“It was not going to be let off in the middle of a field but in a confined situation that could have caused a great deal of panic.”

The judge added the authorities in charge of football matches had to keep public safety in the foremost of their minds because of “well publicised tragedies involving football stadiums”.

He said:“The sentence in this case was justified and appropriate.”

Jamie Greenwood and his cousin Harry Greenwood, 19, of Bernhardt Crescent, London, were both given a month’s jail and a six year ban from watching football by Swansea Magistrates last month for possessing Enola Gay make twist-top smoke grenades at the match.

It ended goalless but Swansea progressed to this month’s Capital One Cup Final having won the first leg at Chelsea’s Stamford Bridge.

Possession of the grenade was an offence under the Sporting Events (Control of Alcohol etc) Act 1985.

Chelsea have revoked the pair’s season tickets.

Helen Randall, for Jamie Greenwood, argued the smoke grenade was at the “bottom end” of the list of devices supporters were banned from taking into stadiums.

Prosecutor Catrin Jenkins said the grenade was discovered by a match day steward who “patted down” Jamie Greenwood as he made his way into the ground.

He told a police officer who was called to the scene it was “a stupid thing to do”.

Police later found a second grenade in a Volkswagen van Greenwood had driven to the match.

He admitted buying three grenades at a shop in Camden, London, before travelling to Swansea.

He said he did not know what happened to the third grenade.

Miss Randall said: “He intended to let off the smoke in celebration if Chelsea scored a goal.

“He was not aggressive or violent to the steward or the police and in my submission he was polite and co-operative at all times.

“He’s attended football matches since a child and has not been involved in any incidents.

“This conviction has shaken him considerably and he deeply regrets his actions and regrets the potential consequences to those attending the match.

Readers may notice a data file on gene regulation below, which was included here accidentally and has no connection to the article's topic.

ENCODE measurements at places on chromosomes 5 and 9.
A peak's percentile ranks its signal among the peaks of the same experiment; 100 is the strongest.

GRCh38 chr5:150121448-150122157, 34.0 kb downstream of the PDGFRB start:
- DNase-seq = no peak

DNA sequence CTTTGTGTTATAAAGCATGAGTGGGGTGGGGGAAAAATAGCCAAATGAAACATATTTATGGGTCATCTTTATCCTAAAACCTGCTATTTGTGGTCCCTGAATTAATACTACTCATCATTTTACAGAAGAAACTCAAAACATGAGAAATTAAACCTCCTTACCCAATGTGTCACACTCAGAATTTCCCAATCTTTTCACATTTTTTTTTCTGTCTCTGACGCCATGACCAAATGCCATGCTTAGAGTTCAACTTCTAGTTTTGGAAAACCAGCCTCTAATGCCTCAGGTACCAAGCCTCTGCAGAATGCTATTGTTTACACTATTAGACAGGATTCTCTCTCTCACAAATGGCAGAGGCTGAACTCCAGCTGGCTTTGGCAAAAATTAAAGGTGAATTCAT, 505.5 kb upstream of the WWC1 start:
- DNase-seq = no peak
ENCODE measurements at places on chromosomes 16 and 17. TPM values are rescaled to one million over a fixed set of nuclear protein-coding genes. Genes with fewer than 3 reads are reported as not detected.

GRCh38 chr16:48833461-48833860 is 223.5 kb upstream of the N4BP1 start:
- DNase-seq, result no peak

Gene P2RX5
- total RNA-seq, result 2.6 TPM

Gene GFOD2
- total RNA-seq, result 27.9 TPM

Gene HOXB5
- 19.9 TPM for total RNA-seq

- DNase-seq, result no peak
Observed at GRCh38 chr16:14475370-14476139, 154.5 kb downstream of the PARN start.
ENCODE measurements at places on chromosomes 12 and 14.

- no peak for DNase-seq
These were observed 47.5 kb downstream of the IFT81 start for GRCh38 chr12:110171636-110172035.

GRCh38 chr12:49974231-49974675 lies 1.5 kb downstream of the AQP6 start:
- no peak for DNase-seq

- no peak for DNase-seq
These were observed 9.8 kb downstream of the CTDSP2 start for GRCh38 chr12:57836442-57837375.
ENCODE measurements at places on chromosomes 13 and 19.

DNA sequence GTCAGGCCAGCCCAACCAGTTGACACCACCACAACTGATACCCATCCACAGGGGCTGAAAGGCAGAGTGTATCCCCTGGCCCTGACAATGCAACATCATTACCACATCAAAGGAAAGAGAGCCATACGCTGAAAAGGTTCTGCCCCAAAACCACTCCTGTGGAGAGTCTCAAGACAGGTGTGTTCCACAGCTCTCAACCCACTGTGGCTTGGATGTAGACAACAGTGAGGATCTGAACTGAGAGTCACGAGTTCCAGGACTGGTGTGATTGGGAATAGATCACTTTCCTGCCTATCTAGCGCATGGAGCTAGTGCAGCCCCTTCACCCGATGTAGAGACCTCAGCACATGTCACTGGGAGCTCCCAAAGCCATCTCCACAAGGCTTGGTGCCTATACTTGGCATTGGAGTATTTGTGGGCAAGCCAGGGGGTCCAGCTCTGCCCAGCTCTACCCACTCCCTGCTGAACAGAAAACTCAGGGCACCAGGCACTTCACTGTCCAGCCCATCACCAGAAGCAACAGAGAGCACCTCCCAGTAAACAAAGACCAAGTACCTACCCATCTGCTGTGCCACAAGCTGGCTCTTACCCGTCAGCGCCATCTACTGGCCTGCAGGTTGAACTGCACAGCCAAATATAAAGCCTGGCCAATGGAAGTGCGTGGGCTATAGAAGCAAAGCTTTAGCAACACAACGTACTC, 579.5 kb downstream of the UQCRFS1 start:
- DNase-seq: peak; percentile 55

“He is extremely unlikely to offend again.

“It was not his intention to cause violence or disorder. He intended to let the smoke off while holding the device in his hand, not throwing it into another part of the ground.

“It was a manifestly excessive sentence in view of the nature of the offence and the nature of the device.

“A community order would have been more appropriate.”

But Judge Thomas told Greenwood: “I’m sure with the benefit of hindsight you are as appalled by what you did as are others.

“We see no reason to vary the sentence and the appeal fails.”

After the original sentence, South Wales Police Superintendent Phil Davies said: “The behaviour of these Chelsea fans was totally irresponsible and I am pleased that they were arrested and put before the courts following a proactive policing operation.

“The football banning orders made by the court will be enforced by police forces to ensure the vast majority of fans who are well behaved will be able to enjoy matches in a safe environment.”

Both Jamie and Harry Greenwood walked free from court today, their jail sentences having expired.

Source: Wales Online

When smoke bombs and flares are let out at football matches, they can cause games to be delayed and, sometimes, abandoned.

When FC Koln faced Bayern Munich on the last day of the 2011/12 Bundesliga season, the home side were facing relegation. Trailing 4-1 with one minute to go, the Koln supporters knew they were going down and, in their disappointment and frustration, let off a series of black smoke bombs.

The smoke was so dramatic and engulfing that the players and officials’ safety was at risk. The referee had to take action, and he called a halt to the game early as Koln’s season ended in chaos.

See photos at Süddeutsche Zeitung

In the middle of this picture is eight year-old James Maddocks. You can't see him because he is on the floor after being hit by the blue smoke bomb in the picture. With a burn on his neck he is taken for treatment to St John Ambulance. He didn’t see a single minute of football on his first trip to Anfield.

Four banners caught fire and five Hamburg supporters suffered burns. According to local newspaper MoPo eye-witness accounts claim there were the "beginnings of a mass panic". The paper also reported that “during the game, many ultras retreated to the stairways and debated their actions, many were crying". Post-match the apologetic Hamburg fans put out a statement claiming:"We are shocked about the extent of this severe incident. It has shown us that pyro does not work in THIS way."

See pictures from Hamburger Morgenpost

The flare thrown into the Partizan end lands on loose material and quickly catches fires. More material was then added by fans to create a large bonfire. The referee halted play for 10 minutes as the billowing smoke threatened to choke spectators and two fire trucks were deployed to extinguish the fire.

See video on The Guardian